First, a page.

His book, Plasticulture: Faming for Everybody, is a marvelous guide to producing high yields with modest resources. Plasticulture is the combination of two words: plastics and agriculture. In short, plastics make agriculture more productive and efficient by cutting costs and saving time.
By using plastics in agriculture, farmers are also able to conserve precious natural resources such as water, nutrients, fossil fuels, and many forms of energy, especially sunlight. In some cases, plastic can be used to limit sunlight and retain moisture, especially in arid regions. Plasticulture also reduces competition from invasive weeds and insects.
Bray starts his book by stating, “Our Creator provided a plan for feeding all living creatures. He also gave us the ability to adapt and create new methods of producing food as we experience changes in our world.
“Across our nation, growers of food crops are faced with the prospect of providing more food with dwindling resources – primarily water and good, fertile land. We are being told that the world’s food needs will double by the year 2050. Unfortunately, our current system of growing crops on large farms in centralized areas of the nation and transporting those crops thousands of miles to reach buyers is both inefficient and wasteful. It also requires enormous amounts of fuel and adds to the carbon footprint.”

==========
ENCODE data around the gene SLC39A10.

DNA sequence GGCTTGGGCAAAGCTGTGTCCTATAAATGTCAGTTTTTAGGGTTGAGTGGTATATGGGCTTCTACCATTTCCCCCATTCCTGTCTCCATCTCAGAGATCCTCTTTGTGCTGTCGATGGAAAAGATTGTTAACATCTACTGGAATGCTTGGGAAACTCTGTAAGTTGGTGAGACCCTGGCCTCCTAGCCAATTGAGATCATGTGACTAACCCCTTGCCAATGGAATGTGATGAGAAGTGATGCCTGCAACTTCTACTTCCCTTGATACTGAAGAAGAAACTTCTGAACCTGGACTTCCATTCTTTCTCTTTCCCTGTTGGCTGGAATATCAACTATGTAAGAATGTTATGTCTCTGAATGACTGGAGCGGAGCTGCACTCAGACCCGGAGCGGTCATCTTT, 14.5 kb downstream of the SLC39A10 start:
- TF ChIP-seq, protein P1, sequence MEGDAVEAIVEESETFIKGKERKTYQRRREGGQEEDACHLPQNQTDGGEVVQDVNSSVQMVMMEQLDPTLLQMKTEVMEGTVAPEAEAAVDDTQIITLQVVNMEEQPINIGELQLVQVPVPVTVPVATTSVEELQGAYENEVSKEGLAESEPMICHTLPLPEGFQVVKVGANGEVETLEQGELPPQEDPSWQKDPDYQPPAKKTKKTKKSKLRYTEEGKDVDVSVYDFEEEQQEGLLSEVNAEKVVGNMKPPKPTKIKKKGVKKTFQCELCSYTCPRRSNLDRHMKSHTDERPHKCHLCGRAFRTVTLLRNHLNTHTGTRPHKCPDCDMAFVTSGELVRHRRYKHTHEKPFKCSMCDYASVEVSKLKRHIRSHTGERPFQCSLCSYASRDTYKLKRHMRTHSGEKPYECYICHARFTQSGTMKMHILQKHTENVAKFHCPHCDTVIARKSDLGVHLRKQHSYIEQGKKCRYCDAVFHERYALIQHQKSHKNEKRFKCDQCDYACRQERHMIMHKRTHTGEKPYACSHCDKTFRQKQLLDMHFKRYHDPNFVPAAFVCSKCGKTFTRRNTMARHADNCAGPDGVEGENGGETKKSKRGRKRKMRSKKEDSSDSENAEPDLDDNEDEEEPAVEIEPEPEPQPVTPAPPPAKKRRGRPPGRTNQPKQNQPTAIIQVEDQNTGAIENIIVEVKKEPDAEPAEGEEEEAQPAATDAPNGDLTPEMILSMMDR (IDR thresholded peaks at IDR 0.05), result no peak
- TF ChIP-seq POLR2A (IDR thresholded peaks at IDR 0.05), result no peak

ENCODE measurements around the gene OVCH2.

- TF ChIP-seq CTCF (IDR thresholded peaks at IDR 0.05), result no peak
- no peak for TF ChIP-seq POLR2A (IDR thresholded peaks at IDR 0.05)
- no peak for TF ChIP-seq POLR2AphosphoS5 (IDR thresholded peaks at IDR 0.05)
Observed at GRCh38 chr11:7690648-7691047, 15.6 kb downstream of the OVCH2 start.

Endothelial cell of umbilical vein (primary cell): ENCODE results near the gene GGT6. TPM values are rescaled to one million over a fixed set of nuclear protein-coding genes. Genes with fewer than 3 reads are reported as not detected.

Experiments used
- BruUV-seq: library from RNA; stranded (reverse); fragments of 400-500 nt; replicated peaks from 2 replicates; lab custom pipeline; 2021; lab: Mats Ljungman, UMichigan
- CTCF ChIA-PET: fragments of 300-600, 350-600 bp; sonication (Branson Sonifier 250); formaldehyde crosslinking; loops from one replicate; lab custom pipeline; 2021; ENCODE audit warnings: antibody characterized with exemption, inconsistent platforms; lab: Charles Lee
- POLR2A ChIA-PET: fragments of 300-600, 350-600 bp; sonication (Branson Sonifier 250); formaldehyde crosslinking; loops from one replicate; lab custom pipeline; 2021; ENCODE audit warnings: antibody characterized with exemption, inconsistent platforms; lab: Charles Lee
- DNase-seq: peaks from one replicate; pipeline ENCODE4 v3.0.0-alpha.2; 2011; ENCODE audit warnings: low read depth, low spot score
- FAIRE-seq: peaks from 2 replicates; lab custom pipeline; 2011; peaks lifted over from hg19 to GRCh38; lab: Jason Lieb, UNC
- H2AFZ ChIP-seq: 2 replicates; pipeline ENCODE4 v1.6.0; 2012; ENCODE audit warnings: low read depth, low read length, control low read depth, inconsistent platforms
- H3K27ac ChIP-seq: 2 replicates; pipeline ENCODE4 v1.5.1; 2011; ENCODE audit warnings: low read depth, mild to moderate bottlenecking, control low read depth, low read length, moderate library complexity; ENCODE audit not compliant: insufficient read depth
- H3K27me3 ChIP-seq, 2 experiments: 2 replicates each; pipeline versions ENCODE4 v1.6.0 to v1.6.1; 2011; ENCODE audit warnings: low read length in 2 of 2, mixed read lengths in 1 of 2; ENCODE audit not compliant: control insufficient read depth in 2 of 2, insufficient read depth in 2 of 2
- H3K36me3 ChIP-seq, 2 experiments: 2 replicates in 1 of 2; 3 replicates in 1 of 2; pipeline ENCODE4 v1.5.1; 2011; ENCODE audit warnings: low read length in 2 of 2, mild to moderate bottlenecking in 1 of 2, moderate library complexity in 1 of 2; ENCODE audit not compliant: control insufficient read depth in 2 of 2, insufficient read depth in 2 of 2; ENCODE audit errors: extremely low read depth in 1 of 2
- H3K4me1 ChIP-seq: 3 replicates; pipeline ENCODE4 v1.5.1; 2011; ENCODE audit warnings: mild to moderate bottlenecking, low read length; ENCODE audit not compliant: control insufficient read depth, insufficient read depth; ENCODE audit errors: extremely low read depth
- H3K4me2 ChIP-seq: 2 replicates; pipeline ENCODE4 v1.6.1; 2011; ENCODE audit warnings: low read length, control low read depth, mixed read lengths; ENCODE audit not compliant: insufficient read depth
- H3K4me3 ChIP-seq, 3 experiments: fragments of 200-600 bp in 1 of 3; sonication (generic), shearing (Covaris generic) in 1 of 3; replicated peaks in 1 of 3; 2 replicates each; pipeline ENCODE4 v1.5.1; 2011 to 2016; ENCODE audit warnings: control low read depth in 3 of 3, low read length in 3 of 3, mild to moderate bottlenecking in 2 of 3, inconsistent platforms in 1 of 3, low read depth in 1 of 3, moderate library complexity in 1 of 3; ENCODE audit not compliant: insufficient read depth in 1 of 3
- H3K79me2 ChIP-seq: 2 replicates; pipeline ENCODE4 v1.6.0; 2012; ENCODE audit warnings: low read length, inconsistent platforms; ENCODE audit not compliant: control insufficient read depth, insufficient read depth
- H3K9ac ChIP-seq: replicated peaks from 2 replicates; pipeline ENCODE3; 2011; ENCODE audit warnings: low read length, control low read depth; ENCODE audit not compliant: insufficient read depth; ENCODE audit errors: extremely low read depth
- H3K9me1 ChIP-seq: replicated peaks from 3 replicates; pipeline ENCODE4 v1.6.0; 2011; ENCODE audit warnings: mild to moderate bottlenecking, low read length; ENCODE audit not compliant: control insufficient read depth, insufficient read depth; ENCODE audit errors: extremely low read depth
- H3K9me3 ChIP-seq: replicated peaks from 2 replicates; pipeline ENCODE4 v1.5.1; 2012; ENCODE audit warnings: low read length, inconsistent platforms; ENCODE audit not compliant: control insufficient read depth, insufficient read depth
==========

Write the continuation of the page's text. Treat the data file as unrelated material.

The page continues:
Bray added, “Plasticulture farming, however, offers an opportunity to transcend these problems.” Bray insists that Plasticulture can be used to feed the hungry and also provide a significant income for many citizens if properly implemented.
Walter Reeves, the Georgia gardner who grew up on a small farm in Fayette County and who hosts the “Lawn and Garden Show” on WSB Radio, has enthusiastically endorsed Bray’s book and commends his good work in plasticulture.
Bray told of one man who has a plasticulture garden of five acres to grow produce and 350 people signed up to get his Community Sponsored Agriculture (CSA) boxes each week. The box is about a half-bushel-sized box geared toward a family of two adults and two small children. In the box there will be about 8-10 different produce items depending on what is in season at the time.
The people pay $28 per week for the CSA boxes during the twelve weeks of the summer. The gross income for the farmer amounts to $117,600 for the summer season of selling his produce – a nifty little income coming from one acre of land.
In 2010 Pearson Farms in Fort Valley volunteered to join the effort to Plant-A-Row for the Hungry (PAR) and donated 35,000 pounds of peaches to the distribution each year for the past seven years.
Bray is interested in helping people provide for those who are hungry and he also wants to help people find an additional income stream to meet their financial obligations, pay for a son or daughter’s college education, or become more able to support Christian ministries.
It is obvious that Lester Bray will leave a legacy of faith, fruitfulness, and financial security for those who will heed his example and counsel.